Saves The Day Attempt To Save Themselves, The World With Reverie

Band's fourth album, In Reverie, to be released September 16.

Except for his facial stubble, fashion sense and, well, the fact that he's a man, Saves the Day frontman Chris Conley could have been a Miss America contestant. His ultimate wish isn't for great wealth or celebrity, it's to achieve peace and harmony.

"I want peace inside my body and peace with the world," he explained. "Not peace and love like the hippie thing, but I long not to be angry with the world and angry with myself."

Conley's dilemma echoes plaintively throughout the band's fourth album, In Reverie, which comes out September 16. The group's most reflective offering to date, the album features songs like the title track, "In My Waking Life" and "Monkey," all of which address themes of struggle, survival and recovery.

"Post 9/11, the world seems to be pretty crazy," the singer said. "There's a constant battle every day to remain sane and stay afloat because it's a confusing and dark time. It's really all about trying to keep your head above the water when it seems impossible."

Since 2001's Stay What You Are, Saves the Day have experienced musical growth that should remove them from the emo category into which they've wrongly been shuffled. The first single from In Reverie, "Anywhere With You," is representative of their new direction. The song features a jazzy verse that sounds vaguely like Steely Dan and a distorted chorus that recalls Weezer. While such a shift may seem pre-meditated coming from a band that longs be viewed as musically diverse, Conley insists the music just flowed out of him.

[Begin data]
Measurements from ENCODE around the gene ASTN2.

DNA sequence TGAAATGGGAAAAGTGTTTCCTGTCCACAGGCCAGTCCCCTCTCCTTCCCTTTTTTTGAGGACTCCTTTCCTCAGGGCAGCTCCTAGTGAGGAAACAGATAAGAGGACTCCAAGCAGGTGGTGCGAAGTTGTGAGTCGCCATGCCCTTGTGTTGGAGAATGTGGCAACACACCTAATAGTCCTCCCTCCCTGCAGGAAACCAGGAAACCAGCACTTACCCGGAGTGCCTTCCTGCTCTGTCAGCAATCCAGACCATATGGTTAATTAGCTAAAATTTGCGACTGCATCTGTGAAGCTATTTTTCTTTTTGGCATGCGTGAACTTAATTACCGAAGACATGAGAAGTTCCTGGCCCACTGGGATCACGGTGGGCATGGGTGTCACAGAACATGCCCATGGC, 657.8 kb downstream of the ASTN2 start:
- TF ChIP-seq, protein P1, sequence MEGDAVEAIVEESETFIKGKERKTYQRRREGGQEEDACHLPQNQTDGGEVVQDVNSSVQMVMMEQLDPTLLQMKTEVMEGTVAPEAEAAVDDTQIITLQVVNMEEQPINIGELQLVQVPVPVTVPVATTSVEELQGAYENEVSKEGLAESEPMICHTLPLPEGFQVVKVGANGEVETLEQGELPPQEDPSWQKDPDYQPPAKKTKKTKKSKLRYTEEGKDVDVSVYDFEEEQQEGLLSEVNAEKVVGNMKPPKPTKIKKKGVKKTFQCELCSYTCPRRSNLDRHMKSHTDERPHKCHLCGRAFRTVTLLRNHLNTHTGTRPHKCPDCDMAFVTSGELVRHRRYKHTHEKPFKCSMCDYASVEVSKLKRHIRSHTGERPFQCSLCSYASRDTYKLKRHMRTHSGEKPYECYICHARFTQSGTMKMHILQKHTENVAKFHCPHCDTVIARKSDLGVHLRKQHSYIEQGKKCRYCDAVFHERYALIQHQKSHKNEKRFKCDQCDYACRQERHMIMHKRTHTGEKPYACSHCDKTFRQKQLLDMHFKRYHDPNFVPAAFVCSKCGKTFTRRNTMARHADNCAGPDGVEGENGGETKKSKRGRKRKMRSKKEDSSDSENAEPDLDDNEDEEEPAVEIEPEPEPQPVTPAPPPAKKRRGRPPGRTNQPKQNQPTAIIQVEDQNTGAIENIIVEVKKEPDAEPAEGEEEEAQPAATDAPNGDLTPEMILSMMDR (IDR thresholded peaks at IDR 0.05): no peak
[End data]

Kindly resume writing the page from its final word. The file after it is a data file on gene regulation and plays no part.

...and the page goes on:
"It really came out of nowhere," he said. "I was just playing guitar one day and I started playing the opening riff. The rest just fell into place. It was the first song we played together as a band when we started working on new material."

Like many songs on the album, "Anywhere With You" is about coming to grips with the ugliness and unhappiness in the world, whether political or interpersonal. "It's about longing for something better — for a feeling of peace or completeness," Conley said. "Psychologically, that's been the struggle with me for a few years."

As dreary as that and other songs like "Driving in the Dark" and "What Went Wrong" might seem, Conley insists that In Reverie is filled with optimism and hope and that in the dimmest situation, he always reaches for a flashlight — even if he knows the batteries are dead.

"I just try to remind myself that everything is happening for a reason, even the most horrible things," he said. "Even if it doesn't make any sense to me and it seems like the end of the world, I just try to accept that it's happening for some reason or it wouldn't be happening at all."